In an effort to make him feel younger, it is with great delight to recount the following: I was a kid growing up in Indiana when CBS 11 and Dallas Cowboys color analyst Babe Laufenberg was the quarterback for the Indiana Hoosiers. I was no older than 2.
Babe's head coach was current ESPN college football color analyst, Lee Corso.
"Damn right I remember him. He was one of the best recruits I ever had," Corso told me in a phone interview on Monday morning.
Corso is coming to downtown Fort Worth's Sundance Square this week for the first ESPN Game Day for the Cowboys Classic between No. 1 Florida State and Oklahoma State.
Laufenberg is not from Indiana, and began his college career at Stanford. The problem was Stanford had this other quarterback.
"Babe left Stanford because they had John Elway," Corso said. "Some of my coaches had seen film on him, so I went out to California to recruit him. It was between us and Wisconsin where Babe was going to play. Back then, the Pac 10 would not allow a player to transfer to another Pac 10 team. I sold him on the idea that he could come to Indiana and we could build something."
In Babe's first season at Indiana in 1981, he threw for more than 1,700 yards with eight touchdowns and 11 interceptions. IU was 3-8 that season. Another QB on that IU team was future NFL head coach, Cam Cameron.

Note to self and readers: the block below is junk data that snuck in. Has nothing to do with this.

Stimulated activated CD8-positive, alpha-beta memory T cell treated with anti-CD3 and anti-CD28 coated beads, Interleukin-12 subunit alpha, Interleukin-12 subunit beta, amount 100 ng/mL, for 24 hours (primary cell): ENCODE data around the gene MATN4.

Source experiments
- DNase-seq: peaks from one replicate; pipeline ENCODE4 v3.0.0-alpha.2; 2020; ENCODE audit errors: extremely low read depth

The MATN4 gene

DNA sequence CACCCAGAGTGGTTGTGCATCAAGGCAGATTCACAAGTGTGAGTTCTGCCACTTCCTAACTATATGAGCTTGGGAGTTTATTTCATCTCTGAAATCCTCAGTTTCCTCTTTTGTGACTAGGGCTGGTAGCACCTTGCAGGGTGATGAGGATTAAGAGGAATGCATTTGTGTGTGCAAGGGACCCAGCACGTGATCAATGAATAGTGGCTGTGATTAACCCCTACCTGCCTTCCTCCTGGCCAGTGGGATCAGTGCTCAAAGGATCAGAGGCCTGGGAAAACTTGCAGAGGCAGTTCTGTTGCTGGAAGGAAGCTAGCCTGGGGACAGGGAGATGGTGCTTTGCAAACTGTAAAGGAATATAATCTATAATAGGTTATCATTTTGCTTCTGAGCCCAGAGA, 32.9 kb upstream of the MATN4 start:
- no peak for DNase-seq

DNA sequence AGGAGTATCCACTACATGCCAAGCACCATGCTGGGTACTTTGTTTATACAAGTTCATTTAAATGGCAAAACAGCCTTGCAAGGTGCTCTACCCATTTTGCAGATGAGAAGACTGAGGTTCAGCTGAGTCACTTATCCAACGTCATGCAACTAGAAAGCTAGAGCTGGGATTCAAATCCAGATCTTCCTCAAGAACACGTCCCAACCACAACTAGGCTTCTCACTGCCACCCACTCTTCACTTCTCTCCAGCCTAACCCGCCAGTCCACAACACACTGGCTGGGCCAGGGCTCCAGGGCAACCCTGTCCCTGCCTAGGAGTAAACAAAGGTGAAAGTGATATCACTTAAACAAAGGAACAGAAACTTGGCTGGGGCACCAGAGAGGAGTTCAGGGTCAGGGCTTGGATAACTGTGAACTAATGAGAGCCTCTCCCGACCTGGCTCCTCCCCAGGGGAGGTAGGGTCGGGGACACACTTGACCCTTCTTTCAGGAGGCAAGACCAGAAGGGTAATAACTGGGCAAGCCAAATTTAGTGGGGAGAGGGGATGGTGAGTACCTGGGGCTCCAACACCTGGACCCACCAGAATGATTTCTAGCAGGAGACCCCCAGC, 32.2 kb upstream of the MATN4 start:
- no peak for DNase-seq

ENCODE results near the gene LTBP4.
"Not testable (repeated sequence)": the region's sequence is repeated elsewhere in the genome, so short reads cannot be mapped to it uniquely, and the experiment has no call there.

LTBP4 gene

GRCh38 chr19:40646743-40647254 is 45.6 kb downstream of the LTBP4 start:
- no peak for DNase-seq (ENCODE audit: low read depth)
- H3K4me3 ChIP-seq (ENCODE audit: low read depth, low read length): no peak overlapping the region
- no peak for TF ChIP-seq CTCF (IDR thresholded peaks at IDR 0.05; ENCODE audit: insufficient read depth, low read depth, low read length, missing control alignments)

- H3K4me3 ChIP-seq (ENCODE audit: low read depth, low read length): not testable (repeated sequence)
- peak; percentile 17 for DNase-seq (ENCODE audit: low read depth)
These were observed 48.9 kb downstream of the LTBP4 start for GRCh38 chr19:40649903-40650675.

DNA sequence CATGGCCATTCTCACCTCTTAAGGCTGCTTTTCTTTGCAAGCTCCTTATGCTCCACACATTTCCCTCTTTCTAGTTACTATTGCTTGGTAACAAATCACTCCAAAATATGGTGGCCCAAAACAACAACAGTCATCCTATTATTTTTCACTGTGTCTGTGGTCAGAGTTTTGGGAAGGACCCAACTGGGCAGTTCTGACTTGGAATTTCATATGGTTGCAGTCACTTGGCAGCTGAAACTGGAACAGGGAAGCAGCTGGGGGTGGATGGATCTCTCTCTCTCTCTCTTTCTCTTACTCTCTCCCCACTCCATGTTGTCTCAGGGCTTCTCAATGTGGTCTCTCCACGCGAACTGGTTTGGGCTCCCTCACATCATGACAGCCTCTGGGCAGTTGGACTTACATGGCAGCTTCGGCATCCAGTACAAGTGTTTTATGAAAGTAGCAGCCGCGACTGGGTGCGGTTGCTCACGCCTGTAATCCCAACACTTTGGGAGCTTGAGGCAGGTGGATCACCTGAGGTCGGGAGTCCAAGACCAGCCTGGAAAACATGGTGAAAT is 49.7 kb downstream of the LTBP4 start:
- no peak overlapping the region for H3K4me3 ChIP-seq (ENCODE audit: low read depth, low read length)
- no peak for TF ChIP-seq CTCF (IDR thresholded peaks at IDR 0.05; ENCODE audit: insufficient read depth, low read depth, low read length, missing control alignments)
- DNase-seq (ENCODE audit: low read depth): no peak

In 1982, IU finished 5-6 and Babe passed for just under 2,500 yards with 11 TDs.
"He was 2-0 against Purdue, and that is really something. He is a great guy, and great human being," Corso said.
He is right; in the Old Oaken Bucket game beteen in-state rivals Indiana and Purdue, Babe was 2-0. And he is a great guy, who once had utterly fantastic hair; it's a 'do that Babe needs to bring back.
Babe's 1982 season was Corso's last at Indiana, and ended his 10-year tenure. He was 41-68-2 with two winning records. IU remains one of the single hardest high-level coaching jobs in the country.
Corso went on to coach Northern Illinois for one season before he coached the Orlando franchise of the USFL for one season.
"How did I know it was time to retire from coaching? It was easy. They quit asking me," Corso, 79, said. "That was the message I got. Then I got into television and I thought, 'I better make it work from here.'"
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